Necessary Provisions In Subcontractor Agreements
Every general contractor that uses an expansive network of subcontractors is unnecessarily increasing their exposure to risk. While a general contractor does not have the time to micromanage their subcontractors, the work of a subcontractor is still the responsibility of the general contractor in charge.
As contracting business experts, we understand how quickly things can work in the contracting world. A need comes up and you seek out a subcontractor to satisfy that need. But if you want to protect your business from potentially damaging financial risk, then you need to take the time to get every subcontractor to sign a general agreement that contains clauses which protect you from harm.
Subcontractors Must Follow OSHA Laws
As a general contractor, you have a spotless record with OSHA regarding workplace safety. But all it takes is one irresponsible subcontractor to destroy your perfect record. Your general subcontractor agreement needs to outline the importance of abiding by all OSHA standards, and you should also request a copy of the subcontractor’s OSHA policy for your own protection.
Hiring Other Subcontractors
You hired ABC Contracting to do some work on your project, but then something goes wrong and your company is liable for damages. When the information starts to come out about the incident, you find out that ABC Contracting actually hired DEF Construction to do the job, and DEF Construction has a horrible safety record.
When you sign up subcontractors to work for your company, you do not want to discourage their ability to hire their own subcontractors. But you do want your subcontractors to adhere to hiring policies that protect your company from any potential damages.
As a general contractor, you should insist that your subcontractors have qualified supervisors on every job site. Many states require certified supervisors on every job site, and the lack of certified supervisors could mean big fines for your company. When you sign up a new subcontractor, you need to have a clause in the contract that makes the subcontractor responsible for hiring and maintaining their own supervisors. Some subcontractors will assume that the general contractor will supply jobsite supervisors, and a provision like this will clear up that confusion.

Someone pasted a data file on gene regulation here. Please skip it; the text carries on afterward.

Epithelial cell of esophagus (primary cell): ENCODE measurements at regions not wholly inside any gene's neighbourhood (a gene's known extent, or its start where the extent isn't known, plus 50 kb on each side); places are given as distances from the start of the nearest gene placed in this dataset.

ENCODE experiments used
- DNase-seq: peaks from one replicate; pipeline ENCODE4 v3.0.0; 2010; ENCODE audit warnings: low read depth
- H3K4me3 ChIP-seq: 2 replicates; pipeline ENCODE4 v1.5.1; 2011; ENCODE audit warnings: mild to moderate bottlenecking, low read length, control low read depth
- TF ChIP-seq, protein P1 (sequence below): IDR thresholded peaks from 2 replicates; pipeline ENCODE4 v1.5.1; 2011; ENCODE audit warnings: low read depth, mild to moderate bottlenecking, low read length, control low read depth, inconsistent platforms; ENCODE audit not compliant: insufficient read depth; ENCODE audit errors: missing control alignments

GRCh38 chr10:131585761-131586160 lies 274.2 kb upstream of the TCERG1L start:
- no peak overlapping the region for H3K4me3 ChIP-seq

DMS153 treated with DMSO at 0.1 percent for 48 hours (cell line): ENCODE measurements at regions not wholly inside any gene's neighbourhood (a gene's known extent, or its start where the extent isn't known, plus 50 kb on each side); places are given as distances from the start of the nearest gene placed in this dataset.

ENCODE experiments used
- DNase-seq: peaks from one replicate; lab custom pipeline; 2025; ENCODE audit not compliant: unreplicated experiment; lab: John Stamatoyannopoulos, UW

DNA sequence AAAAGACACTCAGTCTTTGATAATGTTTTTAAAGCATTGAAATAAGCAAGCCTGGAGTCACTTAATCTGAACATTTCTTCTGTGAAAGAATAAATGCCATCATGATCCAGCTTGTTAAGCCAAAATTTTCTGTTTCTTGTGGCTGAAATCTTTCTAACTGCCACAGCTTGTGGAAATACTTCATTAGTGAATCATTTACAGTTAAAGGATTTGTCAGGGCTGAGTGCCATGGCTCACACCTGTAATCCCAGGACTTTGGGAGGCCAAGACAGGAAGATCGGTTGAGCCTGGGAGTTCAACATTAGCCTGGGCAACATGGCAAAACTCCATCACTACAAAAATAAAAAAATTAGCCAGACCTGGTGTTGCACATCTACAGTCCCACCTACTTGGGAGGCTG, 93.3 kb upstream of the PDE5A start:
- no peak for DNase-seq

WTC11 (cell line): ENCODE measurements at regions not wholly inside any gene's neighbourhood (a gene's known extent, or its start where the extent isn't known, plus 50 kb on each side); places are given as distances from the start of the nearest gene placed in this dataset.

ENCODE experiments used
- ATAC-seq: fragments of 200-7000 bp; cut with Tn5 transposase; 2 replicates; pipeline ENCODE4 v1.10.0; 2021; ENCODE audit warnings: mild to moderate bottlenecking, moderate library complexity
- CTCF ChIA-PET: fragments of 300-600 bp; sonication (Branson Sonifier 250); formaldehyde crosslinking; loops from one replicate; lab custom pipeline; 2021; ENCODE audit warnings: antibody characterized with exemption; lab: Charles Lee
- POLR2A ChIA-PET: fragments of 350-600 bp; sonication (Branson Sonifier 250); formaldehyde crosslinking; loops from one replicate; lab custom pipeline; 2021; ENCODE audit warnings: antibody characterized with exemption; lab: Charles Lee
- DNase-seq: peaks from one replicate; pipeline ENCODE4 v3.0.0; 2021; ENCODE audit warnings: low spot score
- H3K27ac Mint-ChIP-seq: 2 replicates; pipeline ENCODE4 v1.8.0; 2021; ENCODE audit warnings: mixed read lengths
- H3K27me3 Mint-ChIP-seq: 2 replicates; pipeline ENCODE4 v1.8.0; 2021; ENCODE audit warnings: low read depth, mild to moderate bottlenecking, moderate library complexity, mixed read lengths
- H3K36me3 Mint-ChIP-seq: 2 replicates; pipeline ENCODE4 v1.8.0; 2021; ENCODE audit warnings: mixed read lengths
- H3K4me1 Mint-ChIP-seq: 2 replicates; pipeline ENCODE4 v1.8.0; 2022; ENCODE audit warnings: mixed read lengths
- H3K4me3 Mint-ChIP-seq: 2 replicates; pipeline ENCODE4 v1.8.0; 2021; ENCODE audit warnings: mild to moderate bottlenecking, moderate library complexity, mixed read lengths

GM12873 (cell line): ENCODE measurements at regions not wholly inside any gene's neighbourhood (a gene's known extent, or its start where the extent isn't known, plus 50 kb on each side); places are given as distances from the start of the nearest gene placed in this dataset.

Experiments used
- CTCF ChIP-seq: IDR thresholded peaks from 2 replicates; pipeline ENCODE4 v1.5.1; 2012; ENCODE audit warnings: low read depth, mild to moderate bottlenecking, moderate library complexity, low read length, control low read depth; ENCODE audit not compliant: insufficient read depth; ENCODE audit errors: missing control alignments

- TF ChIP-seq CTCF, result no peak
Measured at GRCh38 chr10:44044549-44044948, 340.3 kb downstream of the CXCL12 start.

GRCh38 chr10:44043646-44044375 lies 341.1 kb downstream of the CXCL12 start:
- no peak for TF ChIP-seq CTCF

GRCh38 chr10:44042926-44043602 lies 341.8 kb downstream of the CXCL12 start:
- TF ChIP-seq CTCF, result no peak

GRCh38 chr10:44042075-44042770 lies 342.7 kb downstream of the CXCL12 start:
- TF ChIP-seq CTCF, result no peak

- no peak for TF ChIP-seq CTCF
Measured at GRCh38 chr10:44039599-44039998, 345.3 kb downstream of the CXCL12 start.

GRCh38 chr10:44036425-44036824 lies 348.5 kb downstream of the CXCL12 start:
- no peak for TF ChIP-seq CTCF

One of the tasks of a general contractor is to execute regular job inspections to make sure that the job progress is in line with the initial project plans. A site inspection is also a chance for the general contractor to make sure that all subcontractors are following the project guidelines, and working within all local, state, and federal labor laws.
To avoid any issues with site inspections, we recommend that you make site inspections part of your subcontractor agreements. This will allow you access to the subcontractor’s project logs, site equipment, and anything else needed to make sure that the subcontractor is following project guidelines.
Subcontractors are necessary to getting almost any job done, but it is still important to make sure that you protect your business from potential subcontractor negligence. By utilizing the right agreements and having strong insurance coverage in place in the event that something does happen, you can protect your business from a potentially catastrophic event.